My research focuses on multilevel policy-making, the European Union and its institutions, international bureaucracies, the Europeanization and internationalization of public administration and organizational change in public administrations.
My current research projects are:
Determinants and Consequences of Bureaucratic Autonomy of International Public Administrations
The project analyses the role of the bureaucracy in international organisations. It looks for to give answers to the questions whether and under which conditions international bureaucracies enjoy and use autonomy, how observable variance concerning administrative autonomy between international organisations can be explained and under which conditions does administrative autonomy influence policy outcomes. Methodologically, the project follows a mixed-method approach that combines indicator-based comparison with in-depth case studies. (Link; Link to the Research Unit)
Opposition in the EU implementation process: Determinants of national actions for annulment against the European Commission
The project analyses – on the basis of qualitative case studies – the decisions of national actors to bring actions for annulment against implementation of EU policies. The focus lies on the investigation of the political motives. The project will contribute to the explanation of the emergence and manifestation of national opposition to European law concerning the implementation of EU policies. (Link)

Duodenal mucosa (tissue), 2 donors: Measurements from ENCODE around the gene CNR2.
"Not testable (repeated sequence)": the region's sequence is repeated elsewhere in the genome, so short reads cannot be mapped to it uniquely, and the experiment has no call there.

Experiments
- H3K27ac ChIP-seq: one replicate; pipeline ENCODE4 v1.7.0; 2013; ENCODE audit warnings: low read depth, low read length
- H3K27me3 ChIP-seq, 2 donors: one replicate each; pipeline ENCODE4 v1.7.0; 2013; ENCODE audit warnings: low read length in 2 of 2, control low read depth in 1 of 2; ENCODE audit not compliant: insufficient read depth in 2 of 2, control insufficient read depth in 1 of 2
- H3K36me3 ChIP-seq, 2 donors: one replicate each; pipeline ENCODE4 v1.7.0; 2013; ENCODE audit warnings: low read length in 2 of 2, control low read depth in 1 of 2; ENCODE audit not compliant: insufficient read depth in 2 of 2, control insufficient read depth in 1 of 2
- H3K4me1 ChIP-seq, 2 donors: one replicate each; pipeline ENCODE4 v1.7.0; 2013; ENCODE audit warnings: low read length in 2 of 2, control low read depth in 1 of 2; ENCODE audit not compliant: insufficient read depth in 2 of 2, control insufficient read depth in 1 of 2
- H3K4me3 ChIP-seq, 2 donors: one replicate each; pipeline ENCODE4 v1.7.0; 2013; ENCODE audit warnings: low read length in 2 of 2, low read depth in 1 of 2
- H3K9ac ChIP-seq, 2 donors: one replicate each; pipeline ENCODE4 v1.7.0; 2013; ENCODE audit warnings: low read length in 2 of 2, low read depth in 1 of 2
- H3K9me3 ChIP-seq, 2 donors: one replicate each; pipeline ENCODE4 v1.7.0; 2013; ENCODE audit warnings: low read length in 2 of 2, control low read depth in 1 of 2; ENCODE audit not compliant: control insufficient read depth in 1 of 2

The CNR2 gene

The Role of the European Parliament in the EU Budget Process
The project poses the question whether the European Parliament is equipped with the necessary resources to adequately represent the citizens’ interests in the EU budget process. This issue gained in importance since the European Parliament is by now on equal terms with the council concerning the establishment and control of the budget. To answer this question, formal rules and their application are studied with the help of documentary analysis and expert interviews. (Link)
EU Civil Service Surveys
In this project, we assess in the light of recent challenges how well the EU Commission and the Council administration are equipped to face the future. Amongst others, questions like the following are asked: Do the supranational administrations have a workforce appropriate to their missions? Can the organizations attract well-qualified recruits in an increasingly competitive labour market? Do staff think that the European bureaucracy’s communication is effective?
The project draws on fieldwork conducted by the research team in 2014 and 2016. The first project conducted by independent researchers to be based on a representative study across all categories of staff, our findings draw on several sources, including responses to an online survey administered to all Commission and Council secretariat personnel, face-to-face interviews, and focus groups. (Link)
For more information on my research activities please click here.